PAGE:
Especially when they’re now trying to connect to young women by saying ‘pink’ is powerful while using all the same tropes, styles and themes that means what they’re actually communicating is ‘pink is the same old girly cliche they’ve been profiting from, for decades’.

There’s some absolutely incredibly talented people at Unilever.

Including some very good friends of mine.

There’s also some brilliant systems and processes within the organisation.

Sadly, there’s also a blinkered reliance on some questionable research methodologies, which results in a lack of self awareness so they end up with work like this.

They have done some brilliant work in the past.

Some truly brilliant.

But – in my opinion – not so much right now. Made worse with the sort of underlying messages that undermine people rather than elevate them.

If it wasn’t for their huge distribution and pricing power, it would be interesting to see what would happen to the brand.

But the thing is I want them to do well.

I want them to make work that changes and positively impacts culture.

They’re a huge spender on advertising.

They have the ability to change how culture feels and how the industry is perceived.

A Unilever that does great advertising is a Unilever that will have positive knock-on effects in a whole host of other areas and industries.

I’d even be willing to help them – for free, for a time – if their starting point was about building change through truth rather than their messed-up, manipulative version of purpose.

However given they made this ad after saying they wanted to stop the stereotypes in their advertising, it appears their view of reality is more blinkered than a racehorse.



They Deserve 32 Root Canals …

Toothpaste.

It’s all kind-of the same isn’t it.

OK, so the manufacturers would disagree – which is why they keep launching different variants with all manner of ‘secret ingredients’ – but to the average person on the street, not only is the product pretty much the same, so is the advertising.

I get it, toothpaste ads must be hard … but even that doesn’t justify this shit from Colgate.

Cop a load of this.

Yep … ‘Made for greatness’.

Not made for great teeth, but greatness.

Hmmmmn … that’s not an over-claim whatsoever is it?

It’s a toothpaste.

For teeth.

TEETH.

And while teeth have a big role in our lives – and culture – THEY HAVE FUCK ALL TO DO WITH YOUR ABILITy TO CLIMB A MOUNTAIN.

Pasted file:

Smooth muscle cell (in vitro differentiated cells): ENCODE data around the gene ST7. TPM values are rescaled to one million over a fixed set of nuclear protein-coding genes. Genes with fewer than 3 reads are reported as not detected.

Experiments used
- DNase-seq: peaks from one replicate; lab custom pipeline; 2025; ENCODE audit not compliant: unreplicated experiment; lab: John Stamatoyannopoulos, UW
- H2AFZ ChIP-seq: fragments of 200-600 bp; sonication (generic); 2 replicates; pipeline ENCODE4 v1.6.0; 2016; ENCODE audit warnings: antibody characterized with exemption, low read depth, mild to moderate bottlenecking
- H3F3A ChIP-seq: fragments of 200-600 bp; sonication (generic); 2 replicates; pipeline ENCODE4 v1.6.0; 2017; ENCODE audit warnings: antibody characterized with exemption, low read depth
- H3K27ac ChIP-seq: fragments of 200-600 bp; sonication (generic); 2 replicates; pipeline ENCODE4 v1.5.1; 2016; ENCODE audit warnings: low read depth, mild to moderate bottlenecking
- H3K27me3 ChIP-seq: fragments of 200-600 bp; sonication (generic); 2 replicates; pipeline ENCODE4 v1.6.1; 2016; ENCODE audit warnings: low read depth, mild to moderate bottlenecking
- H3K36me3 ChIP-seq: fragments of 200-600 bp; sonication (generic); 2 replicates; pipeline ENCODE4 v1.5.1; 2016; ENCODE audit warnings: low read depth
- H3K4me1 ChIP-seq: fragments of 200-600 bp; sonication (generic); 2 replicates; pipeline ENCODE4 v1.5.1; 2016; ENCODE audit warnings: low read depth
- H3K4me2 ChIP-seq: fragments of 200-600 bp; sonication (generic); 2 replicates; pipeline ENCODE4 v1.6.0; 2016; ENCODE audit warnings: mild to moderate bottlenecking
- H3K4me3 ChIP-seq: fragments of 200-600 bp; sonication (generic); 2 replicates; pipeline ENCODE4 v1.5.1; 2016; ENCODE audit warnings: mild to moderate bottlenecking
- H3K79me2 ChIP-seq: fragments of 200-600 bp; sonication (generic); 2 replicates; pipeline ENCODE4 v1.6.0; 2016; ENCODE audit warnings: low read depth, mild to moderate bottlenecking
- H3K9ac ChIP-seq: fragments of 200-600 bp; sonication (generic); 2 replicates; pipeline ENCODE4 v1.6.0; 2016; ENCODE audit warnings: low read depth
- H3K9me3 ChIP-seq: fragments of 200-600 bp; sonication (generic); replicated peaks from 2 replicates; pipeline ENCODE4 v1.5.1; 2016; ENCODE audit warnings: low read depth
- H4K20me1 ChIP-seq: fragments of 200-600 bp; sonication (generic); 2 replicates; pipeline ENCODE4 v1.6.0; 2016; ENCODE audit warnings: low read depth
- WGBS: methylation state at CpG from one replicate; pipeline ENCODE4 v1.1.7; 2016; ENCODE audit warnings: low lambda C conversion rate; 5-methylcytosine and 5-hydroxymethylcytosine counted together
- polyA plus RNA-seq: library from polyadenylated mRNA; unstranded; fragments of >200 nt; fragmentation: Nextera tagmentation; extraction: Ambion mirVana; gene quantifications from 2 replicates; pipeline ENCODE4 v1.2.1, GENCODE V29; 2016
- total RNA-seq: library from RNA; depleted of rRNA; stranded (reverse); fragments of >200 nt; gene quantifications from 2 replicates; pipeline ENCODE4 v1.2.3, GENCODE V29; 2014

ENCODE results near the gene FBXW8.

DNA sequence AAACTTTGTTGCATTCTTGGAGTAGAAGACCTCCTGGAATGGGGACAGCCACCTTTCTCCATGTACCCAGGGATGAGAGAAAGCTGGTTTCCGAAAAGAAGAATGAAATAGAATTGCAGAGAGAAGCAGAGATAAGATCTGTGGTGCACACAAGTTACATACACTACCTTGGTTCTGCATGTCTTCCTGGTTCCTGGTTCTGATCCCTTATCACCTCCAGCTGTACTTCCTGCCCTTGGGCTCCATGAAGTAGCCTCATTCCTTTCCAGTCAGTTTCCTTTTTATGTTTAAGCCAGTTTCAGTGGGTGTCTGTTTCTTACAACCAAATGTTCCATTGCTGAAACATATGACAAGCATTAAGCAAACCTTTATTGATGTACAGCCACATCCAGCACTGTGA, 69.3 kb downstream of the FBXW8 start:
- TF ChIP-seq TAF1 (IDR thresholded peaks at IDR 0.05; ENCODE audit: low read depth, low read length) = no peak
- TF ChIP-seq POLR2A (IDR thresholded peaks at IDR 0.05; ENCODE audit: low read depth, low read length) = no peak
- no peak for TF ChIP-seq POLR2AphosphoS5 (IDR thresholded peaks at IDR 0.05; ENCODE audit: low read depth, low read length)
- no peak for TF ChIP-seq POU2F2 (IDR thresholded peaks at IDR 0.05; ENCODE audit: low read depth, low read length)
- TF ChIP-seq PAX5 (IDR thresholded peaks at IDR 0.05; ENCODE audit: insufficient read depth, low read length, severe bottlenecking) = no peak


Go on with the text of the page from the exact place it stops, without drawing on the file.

Or a flight of stairs for that matter.

Now I appreciate I’m biased because in 2012, we did Greatness for the London Olympics … but have a look and tell me which you think is better … more resonant and more appropriate?

Yes, exactly.

And that’s before you have been reminded about the two lead NIKE Olympic ads from 2012.

Find Your Greatness.

Jogger.

God, even now Jogger gives me chills.

As I said, I get how hard toothpaste ads must be, but if Colgate want to do something right and interesting, they should give me a call – as I literally have 3 great ideas they can have. For a price. On the bright side, I promise you that whatever the price we agree on, you wont have to pay with your dignity like you have had to do with this.

Oh god how I’d love it if they did that, even though we all know it’s not going to happen.

So I’ll leave you with this.

Colgate … I am sure this passed all manner of internal research tests.

I am sure you this makes you all feel you’re doing something really important for humanity.

And while healthy, bright, strong, clean teeth are important – and Colgate plays a big role in that – it would be so much better if it helped make the brains of the people who approved this, as bright as their teeth, because maybe they wouldn’t have churned out the advertising equivalent of a root canal without anaesthetic.

Call me Colgate. Seriously. Please call me. I can put a billion dollar smile on your face.



Leaves A Terrible Taste In Your Mouth …

Today we’re [finally] moving into our house and so to celebrate, I thought I’d end the week with a smile.

Unless you are a Colgate brand manager.

Or packaging designer.

You see I recently realised that their packaging looks awfully similar to Canesten – the thrush treatment.

HAHAHAHAHAHAHAHAHAHAHAHAHAHAHA.

Mind you, if you brushed your teeth with Canestan, I’m pretty sure it would still leave less of a horrible taste in your mouth than the Colgate ad I’ll be writing about next week.

Yes, that really is my attempt to try and make you come back.

Have a great weekend.



Creativity Vs Complicity …